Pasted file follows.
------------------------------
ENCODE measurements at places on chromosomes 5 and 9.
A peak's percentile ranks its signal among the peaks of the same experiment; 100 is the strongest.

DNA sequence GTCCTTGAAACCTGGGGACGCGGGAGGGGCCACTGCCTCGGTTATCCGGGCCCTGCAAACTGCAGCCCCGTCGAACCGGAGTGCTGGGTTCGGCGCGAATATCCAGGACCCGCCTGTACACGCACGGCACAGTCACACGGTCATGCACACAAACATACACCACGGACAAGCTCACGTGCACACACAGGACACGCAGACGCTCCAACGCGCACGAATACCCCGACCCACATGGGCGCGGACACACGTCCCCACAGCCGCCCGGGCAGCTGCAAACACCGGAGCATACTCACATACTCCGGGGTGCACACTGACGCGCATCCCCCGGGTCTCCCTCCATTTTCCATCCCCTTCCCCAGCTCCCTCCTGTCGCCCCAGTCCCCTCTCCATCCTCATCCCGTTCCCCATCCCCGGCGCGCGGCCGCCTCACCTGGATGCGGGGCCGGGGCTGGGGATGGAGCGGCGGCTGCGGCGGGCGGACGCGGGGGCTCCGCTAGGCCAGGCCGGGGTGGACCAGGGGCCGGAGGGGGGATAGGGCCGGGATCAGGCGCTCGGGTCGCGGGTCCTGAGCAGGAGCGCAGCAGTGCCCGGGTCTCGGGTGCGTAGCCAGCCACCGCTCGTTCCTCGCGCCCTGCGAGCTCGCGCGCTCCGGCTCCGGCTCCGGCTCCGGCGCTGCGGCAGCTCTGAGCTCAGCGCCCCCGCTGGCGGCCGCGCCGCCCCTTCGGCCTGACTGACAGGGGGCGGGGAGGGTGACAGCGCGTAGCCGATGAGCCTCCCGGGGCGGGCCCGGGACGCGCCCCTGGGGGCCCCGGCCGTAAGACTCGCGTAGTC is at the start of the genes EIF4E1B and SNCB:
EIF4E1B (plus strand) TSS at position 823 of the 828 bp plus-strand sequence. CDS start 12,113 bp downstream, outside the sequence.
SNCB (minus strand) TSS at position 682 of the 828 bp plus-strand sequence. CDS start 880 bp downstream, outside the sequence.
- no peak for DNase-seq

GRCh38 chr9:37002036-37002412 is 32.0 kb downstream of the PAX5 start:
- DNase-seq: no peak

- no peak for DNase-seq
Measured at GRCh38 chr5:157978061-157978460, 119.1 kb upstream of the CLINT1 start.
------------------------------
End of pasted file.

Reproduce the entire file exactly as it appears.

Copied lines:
ENCODE measurements at places on chromosomes 5 and 9.
A peak's percentile ranks its signal among the peaks of the same experiment; 100 is the strongest.

DNA sequence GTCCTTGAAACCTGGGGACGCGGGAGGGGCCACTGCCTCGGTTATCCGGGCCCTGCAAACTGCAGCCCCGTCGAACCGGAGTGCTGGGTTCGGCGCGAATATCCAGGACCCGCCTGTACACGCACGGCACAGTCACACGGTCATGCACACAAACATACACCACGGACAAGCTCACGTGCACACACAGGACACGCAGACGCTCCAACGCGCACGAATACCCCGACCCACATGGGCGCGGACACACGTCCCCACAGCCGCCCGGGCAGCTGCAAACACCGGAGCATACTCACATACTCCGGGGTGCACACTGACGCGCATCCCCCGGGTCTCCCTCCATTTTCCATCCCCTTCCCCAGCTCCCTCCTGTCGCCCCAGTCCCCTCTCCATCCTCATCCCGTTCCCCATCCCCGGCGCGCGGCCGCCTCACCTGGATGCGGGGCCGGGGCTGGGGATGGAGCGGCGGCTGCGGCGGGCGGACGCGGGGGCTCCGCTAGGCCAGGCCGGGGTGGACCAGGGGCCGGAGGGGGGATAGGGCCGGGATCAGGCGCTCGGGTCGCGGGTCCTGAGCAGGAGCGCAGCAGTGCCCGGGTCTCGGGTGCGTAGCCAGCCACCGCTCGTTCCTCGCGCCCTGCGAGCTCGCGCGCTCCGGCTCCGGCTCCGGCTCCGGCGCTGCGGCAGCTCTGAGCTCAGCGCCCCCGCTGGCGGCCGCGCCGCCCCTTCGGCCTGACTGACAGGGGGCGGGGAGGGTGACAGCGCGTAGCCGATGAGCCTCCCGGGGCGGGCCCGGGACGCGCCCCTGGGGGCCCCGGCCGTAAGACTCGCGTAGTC is at the start of the genes EIF4E1B and SNCB:
EIF4E1B (plus strand) TSS at position 823 of the 828 bp plus-strand sequence. CDS start 12,113 bp downstream, outside the sequence.
SNCB (minus strand) TSS at position 682 of the 828 bp plus-strand sequence. CDS start 880 bp downstream, outside the sequence.
- no peak for DNase-seq

GRCh38 chr9:37002036-37002412 is 32.0 kb downstream of the PAX5 start:
- DNase-seq: no peak

- no peak for DNase-seq
Measured at GRCh38 chr5:157978061-157978460, 119.1 kb upstream of the CLINT1 start.